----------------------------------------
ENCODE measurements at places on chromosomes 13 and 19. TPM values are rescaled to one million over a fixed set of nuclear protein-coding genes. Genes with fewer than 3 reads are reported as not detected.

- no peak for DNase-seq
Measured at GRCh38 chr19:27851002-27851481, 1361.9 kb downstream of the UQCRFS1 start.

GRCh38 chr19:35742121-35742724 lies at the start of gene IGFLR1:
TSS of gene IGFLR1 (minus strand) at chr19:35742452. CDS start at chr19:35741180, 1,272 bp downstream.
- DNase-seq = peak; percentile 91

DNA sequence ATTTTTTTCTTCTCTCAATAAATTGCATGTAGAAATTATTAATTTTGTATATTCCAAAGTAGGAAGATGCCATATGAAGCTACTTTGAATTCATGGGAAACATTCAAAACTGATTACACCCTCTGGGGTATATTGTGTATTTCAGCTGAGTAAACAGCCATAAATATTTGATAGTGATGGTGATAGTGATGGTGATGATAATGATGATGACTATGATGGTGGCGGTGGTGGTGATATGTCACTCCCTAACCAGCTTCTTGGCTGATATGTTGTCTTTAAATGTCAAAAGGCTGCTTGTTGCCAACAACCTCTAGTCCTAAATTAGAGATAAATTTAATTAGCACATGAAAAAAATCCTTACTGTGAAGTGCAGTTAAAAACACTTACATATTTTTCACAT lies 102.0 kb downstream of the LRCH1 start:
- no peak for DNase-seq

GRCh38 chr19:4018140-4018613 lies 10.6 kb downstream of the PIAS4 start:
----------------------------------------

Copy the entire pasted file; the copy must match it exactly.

ENCODE measurements at places on chromosomes 13 and 19. TPM values are rescaled to one million over a fixed set of nuclear protein-coding genes. Genes with fewer than 3 reads are reported as not detected.

- no peak for DNase-seq
Measured at GRCh38 chr19:27851002-27851481, 1361.9 kb downstream of the UQCRFS1 start.

GRCh38 chr19:35742121-35742724 lies at the start of gene IGFLR1:
TSS of gene IGFLR1 (minus strand) at chr19:35742452. CDS start at chr19:35741180, 1,272 bp downstream.
- DNase-seq = peak; percentile 91

DNA sequence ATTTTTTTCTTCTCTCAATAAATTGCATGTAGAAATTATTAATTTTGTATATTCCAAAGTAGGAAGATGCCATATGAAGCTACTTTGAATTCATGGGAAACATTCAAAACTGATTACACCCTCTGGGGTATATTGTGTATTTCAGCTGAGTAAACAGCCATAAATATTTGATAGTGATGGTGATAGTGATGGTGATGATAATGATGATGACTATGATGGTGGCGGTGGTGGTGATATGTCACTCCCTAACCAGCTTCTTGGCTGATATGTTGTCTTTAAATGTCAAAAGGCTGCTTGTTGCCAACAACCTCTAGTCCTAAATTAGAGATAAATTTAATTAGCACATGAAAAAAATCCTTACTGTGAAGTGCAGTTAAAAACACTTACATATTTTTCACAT lies 102.0 kb downstream of the LRCH1 start:
- no peak for DNase-seq

GRCh38 chr19:4018140-4018613 lies 10.6 kb downstream of the PIAS4 start: